|Document Type:||Journal Article|
|Title:||Impedance bridge fish counter|
|Author:||Kenneth L. Liscom, Charles D. Volz|
|Journal:||The Progressive Fish-Culturist|
A SYSTEM IS BEING DEVELOPED to bypass juvenile Pacific salmon (Oncorhynchus spp.) and steelhead trout (Salmo gairdneri) around hydroelectric dams on the Columbia and Snake Rivers. The fish, which are seaward migrants, are to be passed from turbine intake gatewells through orifices and carried past each dam, either through existing trash sluiceways or by a system of pipes, to the tailrace area.
As enumeration of fish moving through the bypass is important in managing the fish runs and for evaluating the bypass system, the National Marine Fisheries Service, with the cooperation of the U.S. Army Corps of Engineers, tested an automatic electronic fish counter concurrently with gatewell orifice studies at Ice Harbor Dam on the Snake River in 1965. The objective was to test the counter for accuracy under conditions applicable to the bypass system.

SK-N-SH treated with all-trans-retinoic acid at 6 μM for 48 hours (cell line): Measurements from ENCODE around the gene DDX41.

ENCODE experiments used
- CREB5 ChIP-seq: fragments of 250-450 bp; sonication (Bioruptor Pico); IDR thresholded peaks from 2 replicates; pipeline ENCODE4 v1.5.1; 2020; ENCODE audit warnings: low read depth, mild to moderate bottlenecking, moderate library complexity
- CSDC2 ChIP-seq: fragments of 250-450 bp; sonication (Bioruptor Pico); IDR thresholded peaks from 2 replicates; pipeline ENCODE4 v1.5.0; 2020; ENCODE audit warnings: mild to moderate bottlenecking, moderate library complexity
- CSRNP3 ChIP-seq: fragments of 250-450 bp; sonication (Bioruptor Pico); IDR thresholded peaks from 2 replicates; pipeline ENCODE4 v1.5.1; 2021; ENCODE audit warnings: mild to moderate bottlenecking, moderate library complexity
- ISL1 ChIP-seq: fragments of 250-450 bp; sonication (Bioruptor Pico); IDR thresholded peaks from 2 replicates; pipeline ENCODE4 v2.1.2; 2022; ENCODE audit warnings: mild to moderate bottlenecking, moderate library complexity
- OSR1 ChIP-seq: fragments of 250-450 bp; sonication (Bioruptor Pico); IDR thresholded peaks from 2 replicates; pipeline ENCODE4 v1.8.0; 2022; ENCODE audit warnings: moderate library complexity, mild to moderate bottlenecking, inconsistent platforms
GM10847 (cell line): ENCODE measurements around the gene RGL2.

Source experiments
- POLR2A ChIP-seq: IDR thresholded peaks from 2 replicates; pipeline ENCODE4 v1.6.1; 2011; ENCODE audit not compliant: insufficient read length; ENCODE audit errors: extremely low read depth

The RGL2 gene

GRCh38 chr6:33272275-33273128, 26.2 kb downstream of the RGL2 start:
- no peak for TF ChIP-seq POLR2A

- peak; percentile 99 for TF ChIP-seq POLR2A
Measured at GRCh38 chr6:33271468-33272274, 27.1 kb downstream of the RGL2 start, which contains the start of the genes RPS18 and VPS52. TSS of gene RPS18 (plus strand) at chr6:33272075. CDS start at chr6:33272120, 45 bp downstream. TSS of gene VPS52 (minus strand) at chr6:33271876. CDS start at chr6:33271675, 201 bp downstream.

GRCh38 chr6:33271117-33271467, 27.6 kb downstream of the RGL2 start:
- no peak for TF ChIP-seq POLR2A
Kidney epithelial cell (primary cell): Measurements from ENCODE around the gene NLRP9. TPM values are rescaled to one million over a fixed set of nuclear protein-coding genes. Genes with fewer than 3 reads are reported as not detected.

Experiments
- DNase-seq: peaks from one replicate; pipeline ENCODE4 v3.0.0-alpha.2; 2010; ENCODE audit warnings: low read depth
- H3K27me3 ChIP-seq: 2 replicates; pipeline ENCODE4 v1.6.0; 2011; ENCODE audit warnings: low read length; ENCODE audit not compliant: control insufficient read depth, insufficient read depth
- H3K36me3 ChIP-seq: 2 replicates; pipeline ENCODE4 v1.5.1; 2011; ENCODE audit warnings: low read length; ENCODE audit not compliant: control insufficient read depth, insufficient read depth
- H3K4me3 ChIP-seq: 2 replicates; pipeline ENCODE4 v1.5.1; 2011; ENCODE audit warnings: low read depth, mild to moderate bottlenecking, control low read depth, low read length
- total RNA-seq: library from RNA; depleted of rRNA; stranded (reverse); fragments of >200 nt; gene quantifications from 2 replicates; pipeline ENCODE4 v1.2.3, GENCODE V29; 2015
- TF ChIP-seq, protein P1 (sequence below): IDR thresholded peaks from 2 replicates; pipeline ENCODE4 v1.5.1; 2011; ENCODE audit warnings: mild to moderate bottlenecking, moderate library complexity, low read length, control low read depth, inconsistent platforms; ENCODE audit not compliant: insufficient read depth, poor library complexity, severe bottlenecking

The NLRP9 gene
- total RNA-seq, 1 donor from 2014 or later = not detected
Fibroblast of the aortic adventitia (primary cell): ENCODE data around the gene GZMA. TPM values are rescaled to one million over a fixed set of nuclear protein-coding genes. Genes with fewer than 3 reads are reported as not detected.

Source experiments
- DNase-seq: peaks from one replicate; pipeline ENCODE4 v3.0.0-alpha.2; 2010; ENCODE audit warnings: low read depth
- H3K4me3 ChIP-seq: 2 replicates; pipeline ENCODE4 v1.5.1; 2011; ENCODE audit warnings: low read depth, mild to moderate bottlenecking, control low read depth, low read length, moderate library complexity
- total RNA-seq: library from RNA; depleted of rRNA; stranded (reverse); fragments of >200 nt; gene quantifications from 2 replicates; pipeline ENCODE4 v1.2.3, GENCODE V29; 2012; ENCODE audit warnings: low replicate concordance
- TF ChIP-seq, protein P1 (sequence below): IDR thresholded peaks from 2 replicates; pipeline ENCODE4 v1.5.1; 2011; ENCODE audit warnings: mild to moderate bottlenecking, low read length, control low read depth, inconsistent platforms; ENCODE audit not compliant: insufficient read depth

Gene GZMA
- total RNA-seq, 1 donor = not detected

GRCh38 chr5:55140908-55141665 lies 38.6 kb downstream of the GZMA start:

The counter used the impedance bridge concept, which detects the difference in resistance between water and fish. This type of counter requires a minimum of maintenance and gives continuous counts without handling the fish.